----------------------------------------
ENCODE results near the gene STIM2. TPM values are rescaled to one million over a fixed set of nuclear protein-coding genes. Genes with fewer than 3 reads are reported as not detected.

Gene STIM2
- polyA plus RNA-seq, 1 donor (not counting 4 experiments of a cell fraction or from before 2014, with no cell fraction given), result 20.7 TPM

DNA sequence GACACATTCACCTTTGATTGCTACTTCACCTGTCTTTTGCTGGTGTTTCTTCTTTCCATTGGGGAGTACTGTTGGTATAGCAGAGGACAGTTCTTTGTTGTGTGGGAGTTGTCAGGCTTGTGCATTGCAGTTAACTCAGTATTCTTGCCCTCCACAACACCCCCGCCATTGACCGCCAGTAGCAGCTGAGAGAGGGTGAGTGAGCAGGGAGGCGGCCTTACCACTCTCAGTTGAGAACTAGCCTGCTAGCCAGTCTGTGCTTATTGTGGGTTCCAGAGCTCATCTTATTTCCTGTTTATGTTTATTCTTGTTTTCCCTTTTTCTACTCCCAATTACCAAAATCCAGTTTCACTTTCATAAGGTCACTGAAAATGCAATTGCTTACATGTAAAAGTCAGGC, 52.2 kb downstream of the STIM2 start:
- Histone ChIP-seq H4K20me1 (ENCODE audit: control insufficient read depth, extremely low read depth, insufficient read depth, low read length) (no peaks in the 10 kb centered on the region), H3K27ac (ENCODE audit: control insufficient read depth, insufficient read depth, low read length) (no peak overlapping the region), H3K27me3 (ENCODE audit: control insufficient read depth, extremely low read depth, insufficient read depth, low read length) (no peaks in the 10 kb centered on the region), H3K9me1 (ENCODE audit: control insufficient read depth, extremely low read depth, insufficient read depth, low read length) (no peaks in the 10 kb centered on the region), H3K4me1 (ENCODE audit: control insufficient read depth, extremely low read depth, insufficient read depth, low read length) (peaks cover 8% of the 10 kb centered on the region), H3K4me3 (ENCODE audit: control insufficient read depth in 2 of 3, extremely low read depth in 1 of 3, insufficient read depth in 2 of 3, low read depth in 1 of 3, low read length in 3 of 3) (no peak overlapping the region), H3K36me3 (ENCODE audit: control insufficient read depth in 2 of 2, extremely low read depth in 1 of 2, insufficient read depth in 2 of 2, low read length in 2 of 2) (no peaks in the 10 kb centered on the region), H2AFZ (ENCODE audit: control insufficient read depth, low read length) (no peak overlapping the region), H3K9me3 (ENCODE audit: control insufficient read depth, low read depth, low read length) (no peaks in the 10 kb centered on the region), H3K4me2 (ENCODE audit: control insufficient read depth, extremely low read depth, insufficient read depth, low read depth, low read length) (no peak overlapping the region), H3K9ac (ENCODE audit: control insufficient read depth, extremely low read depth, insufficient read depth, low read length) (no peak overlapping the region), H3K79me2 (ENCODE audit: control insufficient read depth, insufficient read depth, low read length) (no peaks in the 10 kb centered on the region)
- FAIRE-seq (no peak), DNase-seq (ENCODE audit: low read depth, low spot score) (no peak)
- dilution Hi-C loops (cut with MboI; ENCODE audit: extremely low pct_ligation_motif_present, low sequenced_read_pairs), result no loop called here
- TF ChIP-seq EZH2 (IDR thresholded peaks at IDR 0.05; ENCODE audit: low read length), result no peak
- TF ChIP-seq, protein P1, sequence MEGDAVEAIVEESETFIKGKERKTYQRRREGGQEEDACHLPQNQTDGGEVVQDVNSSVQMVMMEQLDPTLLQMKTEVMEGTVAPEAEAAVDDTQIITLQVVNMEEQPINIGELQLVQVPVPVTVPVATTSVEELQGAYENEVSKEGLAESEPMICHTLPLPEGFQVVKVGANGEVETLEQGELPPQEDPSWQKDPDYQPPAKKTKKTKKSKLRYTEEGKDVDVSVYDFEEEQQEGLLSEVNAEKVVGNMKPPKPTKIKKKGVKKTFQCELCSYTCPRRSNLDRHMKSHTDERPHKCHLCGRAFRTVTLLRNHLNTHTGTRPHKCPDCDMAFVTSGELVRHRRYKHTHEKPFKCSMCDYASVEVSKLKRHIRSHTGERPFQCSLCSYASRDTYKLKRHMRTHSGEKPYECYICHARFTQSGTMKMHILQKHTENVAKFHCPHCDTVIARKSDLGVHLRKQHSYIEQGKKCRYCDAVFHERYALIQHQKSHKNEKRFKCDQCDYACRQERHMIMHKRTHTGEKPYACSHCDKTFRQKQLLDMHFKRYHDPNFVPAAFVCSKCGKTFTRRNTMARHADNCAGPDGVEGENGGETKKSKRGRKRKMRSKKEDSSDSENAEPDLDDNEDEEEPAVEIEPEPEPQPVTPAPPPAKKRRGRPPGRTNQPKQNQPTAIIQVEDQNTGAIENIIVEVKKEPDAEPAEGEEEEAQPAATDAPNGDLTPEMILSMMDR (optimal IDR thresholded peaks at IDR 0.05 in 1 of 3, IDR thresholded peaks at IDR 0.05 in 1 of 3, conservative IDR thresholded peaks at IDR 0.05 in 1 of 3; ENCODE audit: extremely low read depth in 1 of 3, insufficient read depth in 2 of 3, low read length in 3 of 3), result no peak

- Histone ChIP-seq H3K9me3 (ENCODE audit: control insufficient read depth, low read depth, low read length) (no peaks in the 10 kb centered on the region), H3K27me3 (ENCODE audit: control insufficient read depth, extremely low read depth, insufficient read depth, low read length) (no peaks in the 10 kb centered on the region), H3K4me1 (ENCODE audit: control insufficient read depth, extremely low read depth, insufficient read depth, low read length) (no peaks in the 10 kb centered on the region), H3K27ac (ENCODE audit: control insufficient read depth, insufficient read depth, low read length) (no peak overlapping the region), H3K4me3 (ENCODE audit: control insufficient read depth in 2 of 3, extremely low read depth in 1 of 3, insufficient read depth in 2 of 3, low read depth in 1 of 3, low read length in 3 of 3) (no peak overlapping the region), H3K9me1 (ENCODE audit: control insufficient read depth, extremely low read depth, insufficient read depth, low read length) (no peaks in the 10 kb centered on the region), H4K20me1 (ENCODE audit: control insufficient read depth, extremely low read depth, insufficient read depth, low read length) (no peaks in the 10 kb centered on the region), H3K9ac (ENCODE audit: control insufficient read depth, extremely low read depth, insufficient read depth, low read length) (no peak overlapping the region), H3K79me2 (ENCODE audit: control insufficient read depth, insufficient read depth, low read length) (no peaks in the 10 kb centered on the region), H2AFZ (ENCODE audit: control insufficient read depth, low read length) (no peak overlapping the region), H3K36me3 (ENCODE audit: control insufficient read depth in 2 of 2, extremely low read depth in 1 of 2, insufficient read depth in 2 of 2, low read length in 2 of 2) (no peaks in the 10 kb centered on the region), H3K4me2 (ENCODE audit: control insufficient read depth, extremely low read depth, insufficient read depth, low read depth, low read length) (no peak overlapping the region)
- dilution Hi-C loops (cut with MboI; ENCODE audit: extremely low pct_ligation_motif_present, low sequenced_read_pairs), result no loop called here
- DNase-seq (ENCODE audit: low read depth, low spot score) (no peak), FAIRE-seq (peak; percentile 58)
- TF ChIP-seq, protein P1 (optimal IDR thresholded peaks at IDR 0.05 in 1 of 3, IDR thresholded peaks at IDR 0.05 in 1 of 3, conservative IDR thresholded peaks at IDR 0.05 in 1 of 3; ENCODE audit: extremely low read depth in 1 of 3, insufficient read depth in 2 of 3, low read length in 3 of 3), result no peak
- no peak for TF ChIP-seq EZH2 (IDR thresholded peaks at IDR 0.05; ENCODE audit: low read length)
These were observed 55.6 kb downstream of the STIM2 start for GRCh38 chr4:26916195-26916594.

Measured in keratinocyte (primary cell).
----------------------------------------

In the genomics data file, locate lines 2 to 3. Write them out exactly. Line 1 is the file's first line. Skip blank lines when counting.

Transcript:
Gene STIM2
- polyA plus RNA-seq, 1 donor (not counting 4 experiments of a cell fraction or from before 2014, with no cell fraction given), result 20.7 TPM